SICB Annual Meeting 2016
January 3-7, 2016
Oregon Convention Center – Portland, OR
The basic function of an intromittent organ seems deceptively simple – it mechanically introduces sperm into a female reproductive tract, thereby increasing a male’s probability of fertilization. But male copulatory structures seem to belie this simple function: they are extravagantly diverse and species-specific in form, examples include the long, coiled phalluses of waterfowl; the complex beetle aedeagus; the spiked, smooth, and curlicued penises of mammals; the long rod-like gonopodia of poecilid fish; and paired snake hemipenes, to name a few. Although biologists historically addressed morphological differences among intromittent organs in light of their value as taxonomic characters, more recent studies have begun to examine the selective mechanisms that produce their diverse forms.
Many selective pressures affect intromittent organ anatomy. As copulatory structures they are on the front line of male reproductive strategies, and their functional anatomy is probably under strong natural selection, although some studies have uncovered deep molecular homologies and shared genetic programs that may developmentally limit their diversity of shape. But intromittent organs do not work in isolation: because they interact directly with female structures, their form can also be affected by female reproductive strategies such as cryptic female choice, or by strategies that lead to sexual conflict.
The goal of this symposium is to create a synthetic understanding of the factors that make intromittent organs some of the most morphologically diverse structures in the animal kingdom. We are bringing together scientists who share the common goal of understanding the development, function, and evolution of intromittent organs in the context of reproductive behavior. Speakers will address the varied influences on the evolution of intromittent organs in both vertebrates and invertebrates, including ecological interactions, competing selective pressures, phenotypic plasticity, sexual conflict, life history, genes and development, and the biomechanics of copulation. Speakers will further address some of the potentially far-reaching consequences of genital evolution on reproductive isolation, i.e. speciation. By combining morphological, developmental, and behavioral researchers in one symposium we hope to foster a forward-looking and holistic understanding of the genesis and operation of intromittent organs.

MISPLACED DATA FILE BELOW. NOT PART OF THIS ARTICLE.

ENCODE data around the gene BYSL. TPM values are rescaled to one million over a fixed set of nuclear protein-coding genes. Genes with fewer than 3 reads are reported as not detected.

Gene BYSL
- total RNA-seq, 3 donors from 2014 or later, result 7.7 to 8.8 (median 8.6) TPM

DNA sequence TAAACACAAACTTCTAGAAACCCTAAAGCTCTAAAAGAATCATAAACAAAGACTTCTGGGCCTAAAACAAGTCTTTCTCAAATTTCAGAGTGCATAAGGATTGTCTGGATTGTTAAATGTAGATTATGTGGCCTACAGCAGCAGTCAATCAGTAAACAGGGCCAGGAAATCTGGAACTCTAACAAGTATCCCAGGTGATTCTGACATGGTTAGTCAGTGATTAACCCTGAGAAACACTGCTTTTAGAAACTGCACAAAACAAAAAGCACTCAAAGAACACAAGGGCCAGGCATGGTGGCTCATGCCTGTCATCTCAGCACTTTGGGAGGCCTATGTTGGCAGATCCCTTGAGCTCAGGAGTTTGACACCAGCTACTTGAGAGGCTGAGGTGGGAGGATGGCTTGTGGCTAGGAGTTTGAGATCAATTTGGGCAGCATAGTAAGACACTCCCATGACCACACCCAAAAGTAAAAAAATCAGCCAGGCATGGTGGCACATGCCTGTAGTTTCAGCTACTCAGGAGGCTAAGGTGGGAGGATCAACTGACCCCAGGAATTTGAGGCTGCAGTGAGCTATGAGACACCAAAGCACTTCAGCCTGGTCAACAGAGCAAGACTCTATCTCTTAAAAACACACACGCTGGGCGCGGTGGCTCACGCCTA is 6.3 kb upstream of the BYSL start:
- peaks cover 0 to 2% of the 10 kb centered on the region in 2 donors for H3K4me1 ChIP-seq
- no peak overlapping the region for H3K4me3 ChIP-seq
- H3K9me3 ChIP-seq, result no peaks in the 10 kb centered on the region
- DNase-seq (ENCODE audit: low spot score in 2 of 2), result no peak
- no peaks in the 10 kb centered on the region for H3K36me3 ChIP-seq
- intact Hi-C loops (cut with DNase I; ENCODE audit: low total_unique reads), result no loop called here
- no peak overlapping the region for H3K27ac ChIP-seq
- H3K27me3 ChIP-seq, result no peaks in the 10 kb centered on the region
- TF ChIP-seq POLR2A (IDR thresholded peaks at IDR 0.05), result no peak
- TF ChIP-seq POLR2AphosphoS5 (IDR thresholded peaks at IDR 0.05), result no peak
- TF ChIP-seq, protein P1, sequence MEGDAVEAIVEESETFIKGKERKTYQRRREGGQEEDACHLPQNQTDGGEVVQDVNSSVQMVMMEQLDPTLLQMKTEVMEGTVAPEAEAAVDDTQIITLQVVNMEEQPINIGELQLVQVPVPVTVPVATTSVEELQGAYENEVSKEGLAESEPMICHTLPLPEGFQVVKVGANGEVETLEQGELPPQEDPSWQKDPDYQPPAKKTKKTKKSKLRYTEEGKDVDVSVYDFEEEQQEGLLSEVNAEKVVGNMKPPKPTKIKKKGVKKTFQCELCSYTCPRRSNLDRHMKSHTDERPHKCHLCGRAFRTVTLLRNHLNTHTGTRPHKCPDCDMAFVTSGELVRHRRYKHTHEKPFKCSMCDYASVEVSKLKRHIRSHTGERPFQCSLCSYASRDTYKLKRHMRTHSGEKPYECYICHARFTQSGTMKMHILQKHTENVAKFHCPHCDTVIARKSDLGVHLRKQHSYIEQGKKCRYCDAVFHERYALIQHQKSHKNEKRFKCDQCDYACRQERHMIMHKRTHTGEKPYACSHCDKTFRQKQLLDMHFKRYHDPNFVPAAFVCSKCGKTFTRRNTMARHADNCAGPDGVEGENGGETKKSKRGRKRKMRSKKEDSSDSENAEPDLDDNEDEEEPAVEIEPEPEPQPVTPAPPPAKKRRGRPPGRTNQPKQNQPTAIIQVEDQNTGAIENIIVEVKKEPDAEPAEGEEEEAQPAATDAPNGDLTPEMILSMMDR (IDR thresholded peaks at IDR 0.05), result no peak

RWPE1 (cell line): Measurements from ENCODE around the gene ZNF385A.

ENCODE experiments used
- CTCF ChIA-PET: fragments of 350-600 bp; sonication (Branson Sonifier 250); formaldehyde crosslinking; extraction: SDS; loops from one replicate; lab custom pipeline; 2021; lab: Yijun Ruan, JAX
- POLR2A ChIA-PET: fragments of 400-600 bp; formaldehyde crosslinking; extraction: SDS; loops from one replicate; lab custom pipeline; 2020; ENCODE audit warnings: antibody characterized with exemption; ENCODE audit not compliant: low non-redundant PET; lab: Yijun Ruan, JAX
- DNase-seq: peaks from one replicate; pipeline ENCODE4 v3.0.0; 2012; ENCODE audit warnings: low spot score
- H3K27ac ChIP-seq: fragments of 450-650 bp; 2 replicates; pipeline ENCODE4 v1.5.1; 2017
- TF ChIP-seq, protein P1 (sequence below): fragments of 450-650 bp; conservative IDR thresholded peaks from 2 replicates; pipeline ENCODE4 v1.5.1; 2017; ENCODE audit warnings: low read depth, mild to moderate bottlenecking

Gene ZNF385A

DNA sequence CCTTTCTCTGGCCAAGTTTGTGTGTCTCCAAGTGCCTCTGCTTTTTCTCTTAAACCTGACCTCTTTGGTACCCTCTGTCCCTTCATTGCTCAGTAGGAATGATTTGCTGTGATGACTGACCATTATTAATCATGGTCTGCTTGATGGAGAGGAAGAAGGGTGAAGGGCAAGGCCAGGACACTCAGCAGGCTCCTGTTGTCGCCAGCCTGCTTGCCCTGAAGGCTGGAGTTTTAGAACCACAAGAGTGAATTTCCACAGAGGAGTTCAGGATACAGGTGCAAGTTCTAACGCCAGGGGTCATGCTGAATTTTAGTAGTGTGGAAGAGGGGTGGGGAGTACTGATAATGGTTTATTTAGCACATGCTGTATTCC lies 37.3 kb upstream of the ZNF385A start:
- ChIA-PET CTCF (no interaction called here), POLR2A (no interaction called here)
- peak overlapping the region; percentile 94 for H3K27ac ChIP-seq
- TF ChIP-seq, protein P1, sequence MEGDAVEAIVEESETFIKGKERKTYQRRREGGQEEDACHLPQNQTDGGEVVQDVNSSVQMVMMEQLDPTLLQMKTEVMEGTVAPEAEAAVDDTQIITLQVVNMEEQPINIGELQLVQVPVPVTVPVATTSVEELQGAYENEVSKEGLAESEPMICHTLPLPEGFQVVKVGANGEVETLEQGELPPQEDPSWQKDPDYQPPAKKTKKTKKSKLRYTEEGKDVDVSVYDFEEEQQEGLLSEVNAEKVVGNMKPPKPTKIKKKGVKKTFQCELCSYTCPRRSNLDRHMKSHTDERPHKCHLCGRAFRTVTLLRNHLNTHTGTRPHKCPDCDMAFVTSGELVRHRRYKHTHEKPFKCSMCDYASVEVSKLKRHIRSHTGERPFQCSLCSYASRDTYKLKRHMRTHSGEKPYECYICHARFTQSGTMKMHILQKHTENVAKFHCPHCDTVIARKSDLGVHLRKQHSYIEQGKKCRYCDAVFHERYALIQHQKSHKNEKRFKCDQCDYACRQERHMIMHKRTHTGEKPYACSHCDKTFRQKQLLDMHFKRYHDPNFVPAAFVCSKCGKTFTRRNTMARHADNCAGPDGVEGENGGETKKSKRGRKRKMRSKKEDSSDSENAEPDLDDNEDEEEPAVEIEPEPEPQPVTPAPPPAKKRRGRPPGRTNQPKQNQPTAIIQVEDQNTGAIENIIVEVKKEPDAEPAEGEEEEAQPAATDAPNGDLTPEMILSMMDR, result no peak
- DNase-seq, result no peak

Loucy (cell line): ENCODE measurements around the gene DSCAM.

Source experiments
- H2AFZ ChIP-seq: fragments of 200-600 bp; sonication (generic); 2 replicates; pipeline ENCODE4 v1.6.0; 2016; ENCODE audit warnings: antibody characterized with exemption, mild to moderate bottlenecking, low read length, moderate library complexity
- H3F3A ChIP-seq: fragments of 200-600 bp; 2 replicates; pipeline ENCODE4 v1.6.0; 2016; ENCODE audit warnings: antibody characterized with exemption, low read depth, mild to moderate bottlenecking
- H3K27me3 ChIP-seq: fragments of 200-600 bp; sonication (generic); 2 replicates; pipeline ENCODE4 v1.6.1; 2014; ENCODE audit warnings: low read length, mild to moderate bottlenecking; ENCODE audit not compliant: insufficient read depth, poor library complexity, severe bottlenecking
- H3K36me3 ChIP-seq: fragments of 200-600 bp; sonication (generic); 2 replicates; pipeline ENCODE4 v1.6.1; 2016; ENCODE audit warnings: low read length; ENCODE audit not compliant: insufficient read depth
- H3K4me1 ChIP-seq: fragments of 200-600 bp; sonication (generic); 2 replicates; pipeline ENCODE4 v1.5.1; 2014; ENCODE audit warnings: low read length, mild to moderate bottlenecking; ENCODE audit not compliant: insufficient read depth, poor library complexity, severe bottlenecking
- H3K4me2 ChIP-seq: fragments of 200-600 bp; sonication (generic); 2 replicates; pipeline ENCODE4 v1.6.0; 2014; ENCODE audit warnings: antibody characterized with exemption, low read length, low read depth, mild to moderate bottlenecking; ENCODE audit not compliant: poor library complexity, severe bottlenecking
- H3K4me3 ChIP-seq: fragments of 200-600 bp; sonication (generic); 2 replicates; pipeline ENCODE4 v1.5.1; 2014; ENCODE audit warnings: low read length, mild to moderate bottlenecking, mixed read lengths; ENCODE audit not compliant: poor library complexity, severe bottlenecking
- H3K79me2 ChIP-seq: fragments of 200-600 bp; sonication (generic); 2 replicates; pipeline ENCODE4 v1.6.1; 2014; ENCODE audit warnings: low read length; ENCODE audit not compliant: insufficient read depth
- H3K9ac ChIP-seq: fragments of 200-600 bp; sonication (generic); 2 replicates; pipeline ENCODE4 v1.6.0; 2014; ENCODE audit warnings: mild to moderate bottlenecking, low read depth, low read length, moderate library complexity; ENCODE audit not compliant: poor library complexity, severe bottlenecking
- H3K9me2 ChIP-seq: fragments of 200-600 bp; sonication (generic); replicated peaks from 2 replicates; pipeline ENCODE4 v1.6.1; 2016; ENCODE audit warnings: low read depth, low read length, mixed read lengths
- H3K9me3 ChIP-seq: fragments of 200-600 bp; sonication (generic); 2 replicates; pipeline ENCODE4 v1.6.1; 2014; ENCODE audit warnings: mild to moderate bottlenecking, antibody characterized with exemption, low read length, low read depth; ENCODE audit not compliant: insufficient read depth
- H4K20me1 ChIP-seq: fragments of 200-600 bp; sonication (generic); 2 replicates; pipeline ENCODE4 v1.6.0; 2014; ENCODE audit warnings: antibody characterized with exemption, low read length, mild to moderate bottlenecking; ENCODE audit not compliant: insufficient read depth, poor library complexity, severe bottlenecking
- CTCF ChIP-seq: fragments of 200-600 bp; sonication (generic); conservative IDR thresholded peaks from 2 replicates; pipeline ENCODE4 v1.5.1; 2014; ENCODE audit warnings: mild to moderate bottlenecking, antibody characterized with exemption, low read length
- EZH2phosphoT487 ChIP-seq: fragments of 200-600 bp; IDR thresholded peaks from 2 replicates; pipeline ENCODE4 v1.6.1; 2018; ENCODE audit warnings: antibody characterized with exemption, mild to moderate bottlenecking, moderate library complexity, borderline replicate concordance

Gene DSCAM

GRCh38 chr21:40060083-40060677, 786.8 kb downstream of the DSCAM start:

Sponsors: DVM, DCB, DCE, DIZ, and AMS
This symposium also received funding from Sewanee: The University of the South
- Brandon C. Moore (Sewanee: The University of the South)
- Diane A. Kelly (University of Massachusetts Amherst)
S5.1 Tuesday, Jan. 5, 08:00 KELLY, Diane A.:
S5.2 Tuesday, Jan. 5, 08:30 BURNS, M.*; TSURUSAKI, N.:
S5.3 Tuesday, Jan. 5, 09:00 HOCH, JM*; SCHNECK, DT; NEUFELD, CJ:
S5.4 Tuesday, Jan. 5, 09:30 LANGERHANS, R. Brian*; ANDERSON, Chris M.; HEINEN-KAY, Justa L.:
S5.5 Tuesday, Jan. 5, 10:30 COHN, MJ:
S5.6 Tuesday, Jan. 5, 11:00 TUNSTALL, P; RAPKIN, J; GAGE, M; HUNT, J; HOUSE, C.M*:
A ROLE FOR STABILIZING SEXUAL SELECTION FOR THE EVOLUTION OF MALE AND FEMALE GENITALIA IN A FLOUR BEETLE (Tribolium castaneum)
S5.7 Tuesday, Jan. 5, 11:30 GREDLER, M.L.:
S5.8 Tuesday, Jan. 5, 13:30 BRENNAN, PLR:
THE ROLE OF GENITAL COEVOLUTION IN INTROMITTENT ORGAN MORPHOLOGY. The Role of Genital Coevolution in Intromittent Organ Morphology
S5.9 Tuesday, Jan. 5, 14:00 SCHULTZ, N.; INGELS, J.; HILLHOUSE, A.; WARDWELL, K.; CHANG, P.; GOOD, J.M.; CHEVERUD, J.; WILLIAMS, R.; LU, L.; WILLIAMS, R.; DEAN, M.D.*:
S5.10 Tuesday, Jan. 5, 14:30 ORR, T.J.*; BRENNAN, P.L.R.:
S5.11 Tuesday, Jan. 5, 15:00 MOORE, BC*; SPEARS, D; KELLY, DA:
Morphological characteristics related to the expansion of the crocodilian glans for reproductive activity.